The organisation has waged a 12-year high-seas battle against whaling in the Southern Ocean, claiming success for saving thousands of the giant mammals and bringing the slaughter to world attention.
But the group’s founder Paul Watson said his ships would not sail this year, with different strategies and tactics needed to hinder the hunt.
“What we discovered is that Japan is now employing military surveillance to watch Sea Shepherd ship movements in real-time by satellite and if they know where our ships are at any given moment, they can easily avoid us,” he said in a statement.
“We cannot compete with their military-grade technology.”
He claimed that for the first time this year, Tokyo also planned to deploy its armed forces to defend the whalers, making it increasingly difficult to compete with “a major economic superpower”.
“The decision we have had to face is: do we spend our limited resources on another campaign to the Southern Ocean that will have little chance of a successful intervention or do we regroup with different strategies and tactics?,” he said.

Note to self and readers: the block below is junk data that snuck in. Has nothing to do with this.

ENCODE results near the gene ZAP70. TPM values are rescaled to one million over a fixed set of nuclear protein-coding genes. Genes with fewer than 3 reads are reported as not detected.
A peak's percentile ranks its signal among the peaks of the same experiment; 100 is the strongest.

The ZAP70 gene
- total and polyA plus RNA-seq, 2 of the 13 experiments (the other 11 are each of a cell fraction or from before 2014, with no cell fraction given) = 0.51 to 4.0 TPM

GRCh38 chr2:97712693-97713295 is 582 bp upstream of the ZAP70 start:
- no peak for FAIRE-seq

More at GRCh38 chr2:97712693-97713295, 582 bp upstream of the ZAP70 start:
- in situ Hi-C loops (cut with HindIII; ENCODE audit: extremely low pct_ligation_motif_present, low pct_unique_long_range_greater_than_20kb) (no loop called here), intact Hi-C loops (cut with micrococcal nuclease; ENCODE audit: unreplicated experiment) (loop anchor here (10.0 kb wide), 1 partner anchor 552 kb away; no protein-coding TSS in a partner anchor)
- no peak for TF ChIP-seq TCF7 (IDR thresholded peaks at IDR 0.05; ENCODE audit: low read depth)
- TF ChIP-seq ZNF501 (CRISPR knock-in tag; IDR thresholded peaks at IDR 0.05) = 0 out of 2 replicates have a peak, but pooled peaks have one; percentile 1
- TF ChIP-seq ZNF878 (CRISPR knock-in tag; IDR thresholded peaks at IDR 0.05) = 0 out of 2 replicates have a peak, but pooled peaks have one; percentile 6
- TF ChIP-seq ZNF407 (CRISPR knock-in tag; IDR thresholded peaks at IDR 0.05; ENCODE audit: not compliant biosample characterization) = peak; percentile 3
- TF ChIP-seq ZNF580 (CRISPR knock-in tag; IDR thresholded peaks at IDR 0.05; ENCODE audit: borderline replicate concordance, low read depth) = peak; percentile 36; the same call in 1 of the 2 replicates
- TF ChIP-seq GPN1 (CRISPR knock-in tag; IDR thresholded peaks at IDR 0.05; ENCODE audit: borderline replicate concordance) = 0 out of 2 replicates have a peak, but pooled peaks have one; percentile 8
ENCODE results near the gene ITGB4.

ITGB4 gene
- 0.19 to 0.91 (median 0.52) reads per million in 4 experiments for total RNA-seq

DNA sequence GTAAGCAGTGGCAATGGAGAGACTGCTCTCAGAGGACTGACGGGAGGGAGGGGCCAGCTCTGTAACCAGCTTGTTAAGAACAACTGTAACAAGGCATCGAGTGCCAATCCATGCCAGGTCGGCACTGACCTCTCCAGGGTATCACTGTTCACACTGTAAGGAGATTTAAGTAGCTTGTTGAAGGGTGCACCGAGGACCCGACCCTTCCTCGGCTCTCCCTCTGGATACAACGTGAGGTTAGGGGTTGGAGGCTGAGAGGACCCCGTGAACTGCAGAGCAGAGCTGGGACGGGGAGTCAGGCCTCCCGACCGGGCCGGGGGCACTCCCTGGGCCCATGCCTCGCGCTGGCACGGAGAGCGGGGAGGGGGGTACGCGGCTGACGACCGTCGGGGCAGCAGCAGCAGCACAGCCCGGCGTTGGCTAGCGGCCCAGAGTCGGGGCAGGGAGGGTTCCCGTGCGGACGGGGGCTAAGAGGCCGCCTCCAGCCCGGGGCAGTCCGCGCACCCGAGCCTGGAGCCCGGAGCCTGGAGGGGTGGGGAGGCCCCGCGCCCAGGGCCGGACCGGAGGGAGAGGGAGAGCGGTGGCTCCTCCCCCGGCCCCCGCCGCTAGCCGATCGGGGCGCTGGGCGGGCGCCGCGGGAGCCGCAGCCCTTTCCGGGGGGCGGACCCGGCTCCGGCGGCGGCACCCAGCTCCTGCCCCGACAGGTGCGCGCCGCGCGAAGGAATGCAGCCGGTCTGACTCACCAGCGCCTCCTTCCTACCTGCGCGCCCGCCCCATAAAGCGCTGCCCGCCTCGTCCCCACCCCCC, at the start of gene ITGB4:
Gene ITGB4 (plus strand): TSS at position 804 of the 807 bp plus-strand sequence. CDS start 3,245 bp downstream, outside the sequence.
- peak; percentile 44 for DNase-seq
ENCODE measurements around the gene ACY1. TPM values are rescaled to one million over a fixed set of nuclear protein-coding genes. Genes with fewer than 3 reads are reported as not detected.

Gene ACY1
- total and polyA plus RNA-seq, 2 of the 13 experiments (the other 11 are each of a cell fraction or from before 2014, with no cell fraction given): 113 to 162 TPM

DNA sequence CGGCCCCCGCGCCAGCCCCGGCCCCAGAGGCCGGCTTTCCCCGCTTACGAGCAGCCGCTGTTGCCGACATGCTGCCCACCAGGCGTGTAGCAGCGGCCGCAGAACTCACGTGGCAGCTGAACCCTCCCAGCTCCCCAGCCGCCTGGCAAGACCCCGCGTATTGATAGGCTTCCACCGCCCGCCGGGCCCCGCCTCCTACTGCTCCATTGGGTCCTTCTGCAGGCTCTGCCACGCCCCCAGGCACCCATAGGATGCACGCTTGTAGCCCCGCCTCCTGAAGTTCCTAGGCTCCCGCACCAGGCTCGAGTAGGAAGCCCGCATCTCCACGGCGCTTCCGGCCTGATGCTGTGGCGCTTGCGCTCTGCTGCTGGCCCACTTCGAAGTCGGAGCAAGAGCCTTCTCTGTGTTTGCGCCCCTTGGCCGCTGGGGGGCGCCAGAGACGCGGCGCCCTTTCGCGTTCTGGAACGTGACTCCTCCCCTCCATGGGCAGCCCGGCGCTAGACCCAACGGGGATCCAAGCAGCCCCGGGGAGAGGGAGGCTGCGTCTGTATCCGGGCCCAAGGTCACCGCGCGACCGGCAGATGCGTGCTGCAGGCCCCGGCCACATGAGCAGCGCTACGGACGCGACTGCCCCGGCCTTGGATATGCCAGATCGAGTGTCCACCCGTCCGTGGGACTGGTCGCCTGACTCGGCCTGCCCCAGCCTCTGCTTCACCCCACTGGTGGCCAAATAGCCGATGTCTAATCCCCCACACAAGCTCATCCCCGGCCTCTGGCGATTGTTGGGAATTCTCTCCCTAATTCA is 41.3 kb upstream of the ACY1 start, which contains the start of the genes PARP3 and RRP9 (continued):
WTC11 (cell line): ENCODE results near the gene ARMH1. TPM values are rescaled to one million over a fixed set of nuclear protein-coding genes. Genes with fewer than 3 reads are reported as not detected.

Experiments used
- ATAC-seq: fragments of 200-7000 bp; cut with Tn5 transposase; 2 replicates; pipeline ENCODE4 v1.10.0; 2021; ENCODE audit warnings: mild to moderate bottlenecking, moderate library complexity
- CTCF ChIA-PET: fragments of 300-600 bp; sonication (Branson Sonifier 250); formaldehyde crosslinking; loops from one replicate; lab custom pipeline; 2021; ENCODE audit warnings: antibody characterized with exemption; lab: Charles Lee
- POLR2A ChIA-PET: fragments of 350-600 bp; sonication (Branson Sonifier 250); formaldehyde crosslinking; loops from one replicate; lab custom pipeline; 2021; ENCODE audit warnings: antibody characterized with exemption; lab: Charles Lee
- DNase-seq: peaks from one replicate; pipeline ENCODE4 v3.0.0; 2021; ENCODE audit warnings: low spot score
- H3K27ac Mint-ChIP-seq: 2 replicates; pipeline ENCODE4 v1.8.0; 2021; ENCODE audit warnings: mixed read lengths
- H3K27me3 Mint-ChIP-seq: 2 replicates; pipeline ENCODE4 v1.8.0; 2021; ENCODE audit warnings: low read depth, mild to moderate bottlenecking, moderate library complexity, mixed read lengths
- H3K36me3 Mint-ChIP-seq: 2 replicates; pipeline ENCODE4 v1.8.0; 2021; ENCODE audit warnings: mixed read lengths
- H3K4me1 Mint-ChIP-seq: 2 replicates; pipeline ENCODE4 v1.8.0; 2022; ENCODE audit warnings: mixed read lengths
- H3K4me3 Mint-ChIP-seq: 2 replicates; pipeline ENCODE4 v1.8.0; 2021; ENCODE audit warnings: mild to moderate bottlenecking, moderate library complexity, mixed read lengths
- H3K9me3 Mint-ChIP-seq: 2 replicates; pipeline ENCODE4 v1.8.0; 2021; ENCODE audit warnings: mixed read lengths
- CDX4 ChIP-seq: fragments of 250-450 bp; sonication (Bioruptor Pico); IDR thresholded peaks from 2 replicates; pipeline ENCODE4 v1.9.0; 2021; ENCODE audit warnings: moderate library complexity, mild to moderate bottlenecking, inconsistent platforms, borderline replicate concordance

“If something is not working the only recourse is to look for a better plan, because when a plan no longer works, the only alternative is an improved course of action.
“We need to formulate this new plan and we will.”
Japan has previously sought to close down the anti-whaling campaigns in court, saying Sea Shepherd activists ram their ships, snare propellers with ropes and harass crew with paint and stink bombs.
Tokyo claims to conduct vital scientific research using a loophole in an international whaling ban, but makes no secret that the mammals end up on dinner plates.
It was forced to call off the 2014-15 hunt after the International Court of Justice ruled its annual Antarctic foray was commercial, masquerading as science. But it resumed in late 2015. DM
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